October 19, 2000
Permutations, a website
Since I have been asked to present my website Permutations at this conference,
this paper will first tell what the site is about and then address the issues
it might bring up for the discussion of a poetics of digital text.
The website (http://userpage.fu-berlin.de/~cantsin/index.cgi) consists of a
number of server-side computer programs written in the Perl programming
language, each of them reconstructing - and thereby re-inventing - one of a few
dozens of combinatory poems written between 330 A.D. and today by, among
others, Optatianus Porphyrius, Jean Meschinot, Julius Caesar Scaliger, Georg
Philipp Harsdörffer, Quirinus Kuhlmann and Tristan Tzara. Although it is
difficult to distinguish a combinatory literature from other forms of
literature ever since linguistics defined language as a combinatory system
itself, combinatory poetry nevertheless could be formally defined as a
literature that openly exposes and addresses its combinatorics by changing and
permuting its text according to fixed rules, like in anagrams, proteus poems
and cut-ups. Frequently, written combinatory literature does not denote the
generated text itself, but only a set of formal instructions with perhaps one
sample permutation. Since the poems of Scaliger, Harsdörffer, Kuhlmann and
Tzara fall into this category, they turn into something profoundly different as
soon as their algorithms are being transscribed from book pages into computer
software. The website therefore is an open experiment for finding out what
might be lost and gained from such a transscription. Permutations is, in my
view, not an art project, but rather pataphysics and gay philology.1
I Ardua componunt felices carmina Musae
II dissona conectunt diversis vincula metris
III scrupea pangentes torquentes pectora vatis
IV undique confusis constabunt singula verbis.
On the most simple level, the website shows that the history of algorithmic and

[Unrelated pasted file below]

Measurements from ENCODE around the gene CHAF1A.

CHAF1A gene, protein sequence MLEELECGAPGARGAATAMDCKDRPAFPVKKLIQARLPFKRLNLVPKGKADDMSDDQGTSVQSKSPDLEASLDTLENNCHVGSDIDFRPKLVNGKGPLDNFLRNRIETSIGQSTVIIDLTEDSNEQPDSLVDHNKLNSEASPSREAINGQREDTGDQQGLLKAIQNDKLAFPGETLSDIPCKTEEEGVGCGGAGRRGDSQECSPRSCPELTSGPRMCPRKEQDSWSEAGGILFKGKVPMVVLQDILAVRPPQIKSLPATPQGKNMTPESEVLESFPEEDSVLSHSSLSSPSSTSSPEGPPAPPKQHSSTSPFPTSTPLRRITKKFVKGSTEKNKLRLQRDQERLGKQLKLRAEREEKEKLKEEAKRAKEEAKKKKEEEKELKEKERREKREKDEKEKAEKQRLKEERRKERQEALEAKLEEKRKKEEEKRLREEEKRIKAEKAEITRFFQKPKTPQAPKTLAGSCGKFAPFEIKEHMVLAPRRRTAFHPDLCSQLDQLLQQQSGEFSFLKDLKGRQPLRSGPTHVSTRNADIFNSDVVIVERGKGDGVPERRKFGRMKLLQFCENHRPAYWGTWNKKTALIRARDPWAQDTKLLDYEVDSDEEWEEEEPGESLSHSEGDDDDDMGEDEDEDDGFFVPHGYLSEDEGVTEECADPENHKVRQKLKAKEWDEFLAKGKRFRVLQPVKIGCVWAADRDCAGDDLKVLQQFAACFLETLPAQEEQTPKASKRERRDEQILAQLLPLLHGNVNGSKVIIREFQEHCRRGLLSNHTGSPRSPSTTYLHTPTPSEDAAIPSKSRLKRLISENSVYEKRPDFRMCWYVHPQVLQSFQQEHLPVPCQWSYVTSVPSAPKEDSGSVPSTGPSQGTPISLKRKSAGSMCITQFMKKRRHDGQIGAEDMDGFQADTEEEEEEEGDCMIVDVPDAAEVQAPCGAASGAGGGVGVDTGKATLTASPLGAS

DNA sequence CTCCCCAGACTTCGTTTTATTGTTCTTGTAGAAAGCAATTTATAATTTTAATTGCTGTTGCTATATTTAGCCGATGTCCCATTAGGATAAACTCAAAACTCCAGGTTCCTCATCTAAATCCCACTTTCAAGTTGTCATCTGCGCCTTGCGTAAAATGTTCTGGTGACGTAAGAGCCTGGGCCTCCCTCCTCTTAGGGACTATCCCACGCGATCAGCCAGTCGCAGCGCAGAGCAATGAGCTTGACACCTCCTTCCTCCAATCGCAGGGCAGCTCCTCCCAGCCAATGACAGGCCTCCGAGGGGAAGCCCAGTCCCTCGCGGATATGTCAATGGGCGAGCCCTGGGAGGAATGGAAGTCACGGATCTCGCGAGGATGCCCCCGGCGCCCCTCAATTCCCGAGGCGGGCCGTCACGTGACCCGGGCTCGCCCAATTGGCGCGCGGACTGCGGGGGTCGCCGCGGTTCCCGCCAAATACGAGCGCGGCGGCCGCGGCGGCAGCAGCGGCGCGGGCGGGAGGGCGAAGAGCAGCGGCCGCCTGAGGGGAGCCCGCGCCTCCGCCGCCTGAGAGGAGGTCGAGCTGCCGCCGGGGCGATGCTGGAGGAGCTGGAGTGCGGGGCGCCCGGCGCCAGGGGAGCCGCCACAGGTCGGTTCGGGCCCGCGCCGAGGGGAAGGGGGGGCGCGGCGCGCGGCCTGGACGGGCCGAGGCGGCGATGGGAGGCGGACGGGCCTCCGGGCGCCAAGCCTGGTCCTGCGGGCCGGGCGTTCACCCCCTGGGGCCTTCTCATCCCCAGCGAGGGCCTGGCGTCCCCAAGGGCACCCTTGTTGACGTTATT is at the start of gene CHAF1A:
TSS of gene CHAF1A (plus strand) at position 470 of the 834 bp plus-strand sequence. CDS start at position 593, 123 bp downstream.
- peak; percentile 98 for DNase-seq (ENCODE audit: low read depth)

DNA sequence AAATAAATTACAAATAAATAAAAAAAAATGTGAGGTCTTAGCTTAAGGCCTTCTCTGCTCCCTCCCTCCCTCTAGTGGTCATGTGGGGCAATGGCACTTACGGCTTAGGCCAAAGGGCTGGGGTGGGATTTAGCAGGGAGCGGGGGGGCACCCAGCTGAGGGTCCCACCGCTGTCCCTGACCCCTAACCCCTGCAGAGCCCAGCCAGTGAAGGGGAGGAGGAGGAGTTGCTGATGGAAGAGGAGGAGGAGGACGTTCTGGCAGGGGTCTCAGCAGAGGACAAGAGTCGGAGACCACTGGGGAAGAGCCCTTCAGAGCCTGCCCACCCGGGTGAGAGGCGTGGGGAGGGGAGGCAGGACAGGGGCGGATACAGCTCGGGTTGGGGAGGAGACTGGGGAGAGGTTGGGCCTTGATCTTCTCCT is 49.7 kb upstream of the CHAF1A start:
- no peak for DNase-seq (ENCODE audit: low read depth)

permutational literature is much older than avant-garde modernism, let alone
computer poetry proper. The classical rhetorical figures of chiasm and
hyperbaton, the latter also known as ``permutatio,'' are among the earliest
Western prototypes of combinatory poetry.2 The oldest permutational text
adapted in Permutations is Optatianus Porfyrius' Carmen XXV from the fourth
century A.D.. All words printed in the first and the fourth column of the poem
and all words in the second and third make up two sets of words which can be
arbitarily shuffled with each other.3 The words in the fifth column are fixed,
thereby ensuring that the poem will remain hexametric despite its words
shuffling. There are 1.62 billion possible permutations of the text. In the
computer adaption, the poem randomly permutes each time a button is pressed.
In its initial notation, or state, the poem tells of dysharmonic junctions,
uneven meters, rough tones and confused words tormenting the singer. Optatianus
Porfyrius, an important formal innovator of European pattern poetry,4, makes
his poem an aesthetic self-reflection which, jumbling its own words, performs
and confuses itself simultaneously. Optatianus' Carmen XXV became paradigmatic
for poetry when Julius Caesar Scaliger coined the term ``Proteus verse'' for
word permutation poems in his 1561 Poetices, and made them a canonical poetical
form for the century to come.5
Scaliger's example line, ``Perfide sperasti divos te fallere Proteu''
(``Wickedly you hoped to deceive the gods, Proteus''), was the prototype of
countless poems in the 17th century whose lines, written either in Latin or in
one of the new national languages, contained words to be shuffled. Not unlike
Optatianus' Carmen XXV whose permutability was restrained through the fixed
words in its fifth column, Scaliger's line can not be jumbled at will if the
hexameter is paid attention to. The poetical permutation of the six words
therefore doesn't map the mathematical permutation of six (6! = 720). The
difference between poetical and mathematical laws of permutation was abolished
in the 17th century when the perception of Scaliger coincided with a renewed
interest in the ''ars`` of Raimundus Lullus and the Christian Kabbalah. While
Lullus used combinatorics to generate ontological and theological statements,
17th century science rewrote Lullism into a generative systematics of
encyclopedic knowledge. Thomas Lansius, Georg Philipp Harsdörffer, Quirinus
Kuhlmann were at once scholars, language researchers and writers of Proteus
Aside from two Proteus poems (both of which are adapted in Permutations), the
17th century poet Georg Philipp Harsdörffer wrote a morphological word
generation machine he called ``Fünffacher Denckring der teutschen Sprache''
(``Fivefold Thought Ring of the German Language'').6 Each of its five
concentric circles contained at set of morphemes which, in their combination,
were supposed to cover all existing and potential words of the German language.
Harsdörffer's ``Denckring'' not only expands on Lullus, but also on the 17th
century linguist Justus Georg Schottelius who considered the combinatorics of
one-syllable ``base words'' (``Stammwörter'') the principle of the German
language. Schottelius anti-nominalistically conceived of them as words which
``mean their thing right away'' and believed them to be derived immediately
from the Hebrew and divine language.